3D-bioprinted breast duct could minimise breast-cancer treatment

Modern 3D-printing tech allows scientists to reconsider how they treat cancer.

A new bioprinted breast duct model for the study of inert breast diseases could reduce invasive treatments. It is a collaborative effort between researchers at the University of Pittsburg Cancer Institute and biomedical scientists at Carnegie Mellon University. The new method confronts the trend of overdiagnosis and overtreatment of harmless tumours. They are working together to create the world’s first 3D-printed breast ductal system to identify signs of low-risk, dormant lesions as opposed to tumours that have real potential to become aggressive.

Recent advances in mammography screening technology have been effective in finding many forms of breast cancer, but an unfortunate offshoot is that many women opt for expensive surgeries, strenuous treatments and psychological therapy to preemptively eliminate non-threatening breast tumours. The researchers between these two institutions are working to devise a better solution.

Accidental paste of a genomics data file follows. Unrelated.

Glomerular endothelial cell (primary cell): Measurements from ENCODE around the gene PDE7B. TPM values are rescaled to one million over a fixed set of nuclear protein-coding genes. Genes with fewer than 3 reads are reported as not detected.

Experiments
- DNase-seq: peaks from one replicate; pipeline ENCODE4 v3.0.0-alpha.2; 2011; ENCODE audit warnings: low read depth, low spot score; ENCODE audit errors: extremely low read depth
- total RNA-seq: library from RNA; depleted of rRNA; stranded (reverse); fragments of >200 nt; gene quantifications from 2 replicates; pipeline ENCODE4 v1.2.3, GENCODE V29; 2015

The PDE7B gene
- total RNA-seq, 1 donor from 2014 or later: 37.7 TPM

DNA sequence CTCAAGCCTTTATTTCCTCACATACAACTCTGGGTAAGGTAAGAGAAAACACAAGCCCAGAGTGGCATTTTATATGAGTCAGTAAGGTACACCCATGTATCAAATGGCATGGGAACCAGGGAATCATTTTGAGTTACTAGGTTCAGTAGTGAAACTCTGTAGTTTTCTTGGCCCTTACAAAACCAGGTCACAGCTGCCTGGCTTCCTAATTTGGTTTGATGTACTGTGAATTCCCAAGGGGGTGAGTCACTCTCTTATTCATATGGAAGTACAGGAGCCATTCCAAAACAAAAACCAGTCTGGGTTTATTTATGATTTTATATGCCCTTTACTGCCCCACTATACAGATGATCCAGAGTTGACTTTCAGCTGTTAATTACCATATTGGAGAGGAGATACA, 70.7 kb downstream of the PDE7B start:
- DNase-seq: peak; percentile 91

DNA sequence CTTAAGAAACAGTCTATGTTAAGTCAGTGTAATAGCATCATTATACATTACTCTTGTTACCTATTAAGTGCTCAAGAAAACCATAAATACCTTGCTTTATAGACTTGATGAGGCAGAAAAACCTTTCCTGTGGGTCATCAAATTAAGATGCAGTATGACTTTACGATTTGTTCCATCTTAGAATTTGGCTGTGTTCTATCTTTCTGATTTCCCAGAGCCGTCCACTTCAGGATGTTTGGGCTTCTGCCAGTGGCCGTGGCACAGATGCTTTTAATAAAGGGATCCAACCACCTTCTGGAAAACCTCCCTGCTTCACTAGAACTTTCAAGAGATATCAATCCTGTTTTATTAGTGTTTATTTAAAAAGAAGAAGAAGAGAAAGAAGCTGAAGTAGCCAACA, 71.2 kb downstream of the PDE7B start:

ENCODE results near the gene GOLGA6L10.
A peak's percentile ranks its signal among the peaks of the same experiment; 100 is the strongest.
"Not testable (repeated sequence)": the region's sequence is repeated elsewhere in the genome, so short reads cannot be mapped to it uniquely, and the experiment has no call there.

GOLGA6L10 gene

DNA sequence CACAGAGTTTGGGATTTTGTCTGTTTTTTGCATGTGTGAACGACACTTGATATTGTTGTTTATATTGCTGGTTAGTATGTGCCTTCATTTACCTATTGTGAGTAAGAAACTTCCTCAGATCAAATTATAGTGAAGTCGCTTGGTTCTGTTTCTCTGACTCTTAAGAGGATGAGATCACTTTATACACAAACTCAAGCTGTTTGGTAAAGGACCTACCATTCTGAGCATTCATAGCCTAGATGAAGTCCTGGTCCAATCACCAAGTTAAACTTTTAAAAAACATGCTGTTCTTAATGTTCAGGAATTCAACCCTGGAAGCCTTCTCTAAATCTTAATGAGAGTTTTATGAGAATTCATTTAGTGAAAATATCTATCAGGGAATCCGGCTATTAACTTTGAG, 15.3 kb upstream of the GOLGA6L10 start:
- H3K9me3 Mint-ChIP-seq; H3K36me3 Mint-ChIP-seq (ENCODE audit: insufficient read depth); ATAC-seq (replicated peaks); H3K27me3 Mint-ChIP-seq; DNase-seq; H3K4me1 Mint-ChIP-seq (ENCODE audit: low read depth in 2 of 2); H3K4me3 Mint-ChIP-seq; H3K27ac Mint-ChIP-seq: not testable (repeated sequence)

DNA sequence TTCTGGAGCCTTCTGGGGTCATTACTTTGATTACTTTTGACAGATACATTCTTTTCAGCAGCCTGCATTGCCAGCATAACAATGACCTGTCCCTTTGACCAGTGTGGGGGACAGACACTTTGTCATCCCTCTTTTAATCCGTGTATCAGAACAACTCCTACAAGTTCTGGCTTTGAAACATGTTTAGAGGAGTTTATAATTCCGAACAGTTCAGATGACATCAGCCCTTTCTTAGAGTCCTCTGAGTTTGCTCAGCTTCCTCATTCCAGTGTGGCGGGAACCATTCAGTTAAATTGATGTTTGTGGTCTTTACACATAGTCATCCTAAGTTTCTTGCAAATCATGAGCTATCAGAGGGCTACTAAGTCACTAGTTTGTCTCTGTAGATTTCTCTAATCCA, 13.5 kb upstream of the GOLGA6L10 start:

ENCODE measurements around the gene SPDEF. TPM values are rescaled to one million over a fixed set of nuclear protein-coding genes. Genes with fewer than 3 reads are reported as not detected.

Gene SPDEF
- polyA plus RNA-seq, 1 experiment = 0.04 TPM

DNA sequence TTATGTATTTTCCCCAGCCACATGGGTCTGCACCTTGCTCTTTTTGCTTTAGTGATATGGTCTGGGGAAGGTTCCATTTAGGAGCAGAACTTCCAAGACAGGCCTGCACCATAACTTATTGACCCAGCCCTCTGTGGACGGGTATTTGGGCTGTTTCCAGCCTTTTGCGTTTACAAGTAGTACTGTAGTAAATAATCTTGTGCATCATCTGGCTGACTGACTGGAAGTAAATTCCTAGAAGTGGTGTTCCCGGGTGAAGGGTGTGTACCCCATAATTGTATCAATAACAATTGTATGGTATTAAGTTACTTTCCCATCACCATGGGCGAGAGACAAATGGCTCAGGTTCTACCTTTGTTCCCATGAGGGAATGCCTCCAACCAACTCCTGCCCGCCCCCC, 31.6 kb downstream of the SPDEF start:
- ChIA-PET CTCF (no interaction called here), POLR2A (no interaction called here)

Adrian Lee, a professor at the University of Pittsburg’s cancer research department said, “Our hope is that our research will reveal novel biomarkers that will be useful for predicting which [kinds of tumours] are likely to progress. We can then offer personalised therapy to those who require intervention while reducing the overtreatment in those who don’t. This could have a major impact on thousands of women each year.”

Using specialised bioprinting technology, the researchers will print a synthetic breast ductal system and grow ductal carcinoma in situ (a prominent example of non-invasive breast cancer) inside of it. The 3D-printed pseudo-organ will serve as a model for valuable study, giving experts insight on how and why certain strains of cancer become threatening while others remain totally dormant.

Adam Feinberg, a professor at Carnegie Mellon University said, “3D bioprinting is transforming how we can build tissues. By allowing us to use medical imaging data to accurately recreate complex biology, this has the potential to revolutionise bioengineering and tissue regeneration. Printing of cells and organs has been challenging because these are soft materials. Our novel technology solves this.”